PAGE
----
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Old August 31 2013, 06:34 PM   #247
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Re: Fan Filmmaker's Primer

captainkirk wrote: View Post
No one's posted here in a while but I have a question that I'm sure many people here are capable of answering. On a low-budget shoot, what crewmembers are essential, which ones would be nice but not required, and what roles can be merged?
From earlier in the thread:
Maurice wrote: View Post
offtrackv wrote: View Post
What would you say is the minimum crew needed for a production? Over the life of this thread I've seen grips, best boys, ADs, prop masters, script editors, etc. etc.
I don't think this thread has really touched on roles other the Director, the A.D., and Actors. Certainly no one's brought up Best Boys.

offtrackv wrote: View Post
This is great, but what if you can't round up all those people (or feed them, or even get them all into the set space)? What roles can be combined? What roles can be dropped altogether if need be?
That's a fair question.

On a small production you can often lose wardrobe people if there is little costuming. Sometimes you can leave out makeup but only if someone else on the crew can tend to it (many stage actors are used to doing their own). You probably don't need a property master. You WILL want a D.P. who is not doubling any other role, except maybe being the camera operator and focus puller/Assistant Camera. For newbies, the Director should probably be doing that only, and not be the camera operator, because the Director needs to focus on the actors and watch the takes, and that's hard to do if you're also running the camera.

You can dispense with a boom operator if you can plant mics and the actors don't move a lot, but if you're recording second sound the sound gal can often double as boom operator.

I prefer to have both an A.D. and a Script Supervisor. The former runs the set and tracks the schedule. The latter tracks what you've shot and monitors continuity (to the script, between takes and setups) and tracks what's been covered from which angles. I've tried to cover for a missing Script Supe as the A.D., which is possible but not ideal.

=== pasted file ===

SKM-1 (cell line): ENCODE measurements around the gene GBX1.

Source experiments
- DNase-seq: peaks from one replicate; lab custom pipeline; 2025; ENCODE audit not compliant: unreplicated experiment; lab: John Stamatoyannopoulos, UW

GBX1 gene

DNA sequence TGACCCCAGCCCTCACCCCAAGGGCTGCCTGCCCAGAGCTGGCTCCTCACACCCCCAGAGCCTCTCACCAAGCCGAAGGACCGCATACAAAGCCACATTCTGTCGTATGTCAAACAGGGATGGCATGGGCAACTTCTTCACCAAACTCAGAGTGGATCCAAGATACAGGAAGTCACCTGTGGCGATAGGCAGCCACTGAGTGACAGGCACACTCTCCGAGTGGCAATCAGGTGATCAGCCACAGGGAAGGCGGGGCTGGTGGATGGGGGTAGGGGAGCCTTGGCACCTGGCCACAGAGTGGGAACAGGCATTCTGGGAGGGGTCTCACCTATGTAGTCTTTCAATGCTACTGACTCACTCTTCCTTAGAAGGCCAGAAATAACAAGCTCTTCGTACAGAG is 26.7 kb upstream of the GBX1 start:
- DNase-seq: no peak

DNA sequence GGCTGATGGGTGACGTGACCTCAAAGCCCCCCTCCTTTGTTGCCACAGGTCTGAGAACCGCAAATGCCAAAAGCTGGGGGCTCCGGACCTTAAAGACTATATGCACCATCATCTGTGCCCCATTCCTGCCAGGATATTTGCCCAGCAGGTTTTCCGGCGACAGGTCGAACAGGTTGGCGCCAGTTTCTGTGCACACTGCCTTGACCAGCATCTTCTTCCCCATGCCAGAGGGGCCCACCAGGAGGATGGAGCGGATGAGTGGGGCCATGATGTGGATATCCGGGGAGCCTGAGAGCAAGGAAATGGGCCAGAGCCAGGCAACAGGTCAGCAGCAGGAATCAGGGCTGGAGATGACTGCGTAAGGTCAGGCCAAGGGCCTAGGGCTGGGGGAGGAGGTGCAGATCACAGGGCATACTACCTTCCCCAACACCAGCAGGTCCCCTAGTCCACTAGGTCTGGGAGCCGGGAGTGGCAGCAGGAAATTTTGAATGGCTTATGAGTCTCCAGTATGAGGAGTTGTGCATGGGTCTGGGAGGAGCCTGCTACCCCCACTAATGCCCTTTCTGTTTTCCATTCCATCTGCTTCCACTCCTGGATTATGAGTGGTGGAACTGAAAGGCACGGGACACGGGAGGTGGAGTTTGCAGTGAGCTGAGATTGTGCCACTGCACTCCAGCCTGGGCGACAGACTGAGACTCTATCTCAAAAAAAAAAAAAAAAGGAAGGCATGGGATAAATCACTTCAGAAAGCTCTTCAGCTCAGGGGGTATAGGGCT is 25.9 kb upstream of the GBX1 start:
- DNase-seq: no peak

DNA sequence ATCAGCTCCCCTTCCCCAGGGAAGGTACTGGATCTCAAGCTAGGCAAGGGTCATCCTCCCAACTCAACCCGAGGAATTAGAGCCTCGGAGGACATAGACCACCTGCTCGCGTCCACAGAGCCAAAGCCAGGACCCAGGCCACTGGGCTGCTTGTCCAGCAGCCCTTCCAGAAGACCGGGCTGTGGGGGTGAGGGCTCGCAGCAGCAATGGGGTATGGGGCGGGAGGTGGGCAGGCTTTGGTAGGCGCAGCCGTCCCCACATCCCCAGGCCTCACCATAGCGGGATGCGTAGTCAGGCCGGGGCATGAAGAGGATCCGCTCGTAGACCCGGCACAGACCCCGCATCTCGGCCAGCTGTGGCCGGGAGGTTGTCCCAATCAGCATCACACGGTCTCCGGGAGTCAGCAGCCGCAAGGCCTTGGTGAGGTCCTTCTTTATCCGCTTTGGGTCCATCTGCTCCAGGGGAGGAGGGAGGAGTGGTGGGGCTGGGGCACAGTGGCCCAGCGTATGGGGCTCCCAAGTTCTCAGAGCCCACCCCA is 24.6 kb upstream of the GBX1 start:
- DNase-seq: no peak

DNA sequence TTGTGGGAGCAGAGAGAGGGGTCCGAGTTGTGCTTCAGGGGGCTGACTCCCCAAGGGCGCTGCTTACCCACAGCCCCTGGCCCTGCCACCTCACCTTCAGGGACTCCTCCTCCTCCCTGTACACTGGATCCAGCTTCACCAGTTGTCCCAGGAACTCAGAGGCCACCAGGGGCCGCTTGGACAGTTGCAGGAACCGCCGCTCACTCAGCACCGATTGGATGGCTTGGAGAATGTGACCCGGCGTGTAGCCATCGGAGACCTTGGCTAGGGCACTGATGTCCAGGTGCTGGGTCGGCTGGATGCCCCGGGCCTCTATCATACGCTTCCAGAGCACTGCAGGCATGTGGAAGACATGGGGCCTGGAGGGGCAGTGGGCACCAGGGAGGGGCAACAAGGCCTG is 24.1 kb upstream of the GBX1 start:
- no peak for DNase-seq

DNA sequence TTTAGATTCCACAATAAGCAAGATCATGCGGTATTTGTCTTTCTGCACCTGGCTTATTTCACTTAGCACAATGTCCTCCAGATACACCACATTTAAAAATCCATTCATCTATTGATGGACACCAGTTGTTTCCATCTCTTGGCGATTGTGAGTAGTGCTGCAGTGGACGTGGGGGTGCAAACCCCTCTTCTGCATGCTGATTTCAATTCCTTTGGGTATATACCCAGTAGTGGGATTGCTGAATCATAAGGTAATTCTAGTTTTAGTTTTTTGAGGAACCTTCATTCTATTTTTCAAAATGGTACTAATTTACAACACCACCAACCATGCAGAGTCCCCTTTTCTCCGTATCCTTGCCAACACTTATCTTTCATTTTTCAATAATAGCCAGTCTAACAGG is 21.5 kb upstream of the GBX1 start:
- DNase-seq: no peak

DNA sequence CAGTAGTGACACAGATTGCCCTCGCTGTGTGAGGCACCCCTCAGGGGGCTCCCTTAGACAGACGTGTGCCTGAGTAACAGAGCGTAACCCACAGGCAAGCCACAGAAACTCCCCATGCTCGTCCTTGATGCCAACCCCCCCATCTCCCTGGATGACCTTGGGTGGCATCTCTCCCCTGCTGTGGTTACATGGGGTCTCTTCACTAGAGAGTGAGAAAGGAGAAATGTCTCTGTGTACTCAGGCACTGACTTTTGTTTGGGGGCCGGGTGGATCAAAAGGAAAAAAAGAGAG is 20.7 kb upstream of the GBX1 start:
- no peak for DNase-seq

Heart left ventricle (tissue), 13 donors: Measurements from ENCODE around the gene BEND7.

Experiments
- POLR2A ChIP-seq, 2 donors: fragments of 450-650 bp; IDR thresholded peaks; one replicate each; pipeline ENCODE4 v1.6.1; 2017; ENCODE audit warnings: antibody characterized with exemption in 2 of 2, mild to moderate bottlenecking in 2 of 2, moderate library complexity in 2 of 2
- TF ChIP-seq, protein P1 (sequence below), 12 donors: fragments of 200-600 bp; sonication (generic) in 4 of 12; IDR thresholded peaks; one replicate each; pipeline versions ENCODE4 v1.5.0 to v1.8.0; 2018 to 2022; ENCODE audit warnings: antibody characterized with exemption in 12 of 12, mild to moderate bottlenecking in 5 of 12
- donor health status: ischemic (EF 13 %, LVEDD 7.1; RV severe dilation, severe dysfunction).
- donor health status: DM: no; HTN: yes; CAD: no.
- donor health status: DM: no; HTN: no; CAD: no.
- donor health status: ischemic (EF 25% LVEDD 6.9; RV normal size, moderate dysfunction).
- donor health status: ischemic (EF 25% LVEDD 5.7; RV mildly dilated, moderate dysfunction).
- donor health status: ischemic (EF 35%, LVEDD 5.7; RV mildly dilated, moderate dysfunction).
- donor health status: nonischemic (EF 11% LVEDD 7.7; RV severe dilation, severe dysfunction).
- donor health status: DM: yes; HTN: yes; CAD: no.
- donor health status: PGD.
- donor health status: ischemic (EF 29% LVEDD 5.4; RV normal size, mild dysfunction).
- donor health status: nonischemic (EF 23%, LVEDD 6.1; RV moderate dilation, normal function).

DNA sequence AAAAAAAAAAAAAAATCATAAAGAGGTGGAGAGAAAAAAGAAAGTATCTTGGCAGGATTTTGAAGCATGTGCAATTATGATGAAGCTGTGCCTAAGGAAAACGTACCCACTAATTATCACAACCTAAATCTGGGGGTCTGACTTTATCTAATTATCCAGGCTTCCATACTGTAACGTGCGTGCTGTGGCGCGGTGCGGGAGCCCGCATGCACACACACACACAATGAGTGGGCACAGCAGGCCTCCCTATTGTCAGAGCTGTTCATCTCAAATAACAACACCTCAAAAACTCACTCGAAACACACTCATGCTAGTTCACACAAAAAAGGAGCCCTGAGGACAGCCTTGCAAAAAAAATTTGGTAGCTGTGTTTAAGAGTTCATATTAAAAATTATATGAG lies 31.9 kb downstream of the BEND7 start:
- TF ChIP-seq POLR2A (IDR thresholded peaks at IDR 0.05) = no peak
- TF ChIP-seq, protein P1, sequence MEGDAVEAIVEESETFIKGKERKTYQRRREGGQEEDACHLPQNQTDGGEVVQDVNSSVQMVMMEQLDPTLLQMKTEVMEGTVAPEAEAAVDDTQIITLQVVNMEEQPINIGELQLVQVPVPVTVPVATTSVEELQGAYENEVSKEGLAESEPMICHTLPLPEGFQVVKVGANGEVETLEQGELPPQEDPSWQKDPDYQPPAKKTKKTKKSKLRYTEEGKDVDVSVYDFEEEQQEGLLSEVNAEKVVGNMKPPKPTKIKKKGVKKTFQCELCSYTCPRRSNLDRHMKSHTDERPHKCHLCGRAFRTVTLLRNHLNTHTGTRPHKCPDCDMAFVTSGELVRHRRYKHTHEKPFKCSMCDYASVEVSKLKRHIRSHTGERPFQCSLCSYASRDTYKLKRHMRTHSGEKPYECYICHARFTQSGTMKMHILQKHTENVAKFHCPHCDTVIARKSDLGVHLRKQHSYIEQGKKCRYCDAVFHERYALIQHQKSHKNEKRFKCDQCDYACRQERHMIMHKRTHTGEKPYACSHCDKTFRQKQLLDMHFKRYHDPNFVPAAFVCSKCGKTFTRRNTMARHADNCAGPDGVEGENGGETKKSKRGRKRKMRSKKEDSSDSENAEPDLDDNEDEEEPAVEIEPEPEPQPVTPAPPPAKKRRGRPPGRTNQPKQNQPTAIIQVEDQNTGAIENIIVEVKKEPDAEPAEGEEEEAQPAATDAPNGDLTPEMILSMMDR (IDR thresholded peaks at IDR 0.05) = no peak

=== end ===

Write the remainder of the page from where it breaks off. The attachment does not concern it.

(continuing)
I know some people disagree about separate director/D.P., but my experience is that beginning filmmakers make a lot more mistakes if they're trying to combine those roles.

DO NOT SKIMP ON SOUND! Sound trumps picture, and bad sound ruins beautiful photography. The reverse is not quite as true. It's very tough if not impossible to fix sound in post. Don't risk it.

captainkirk wrote: View Post
Well right now I'm still at the story phase of a film I want to make possibly next year (not a fan film). But I am trying to see what's possible with very little money. And since a large portion of the story would be shot on exterior locations it would be cheaper to have a small crew.
Do you have any live-action filmmaking experience? If not, the best way is to learn by doing. It appears you are in South Africa. Are you in or near Johannesburg? You could enter or join a team participating in the 48 Hour Film Project there (link here). I did five of these and they are great, low impact introductions to making movies in limited time and under extreme restrictions. Taught me a lot.
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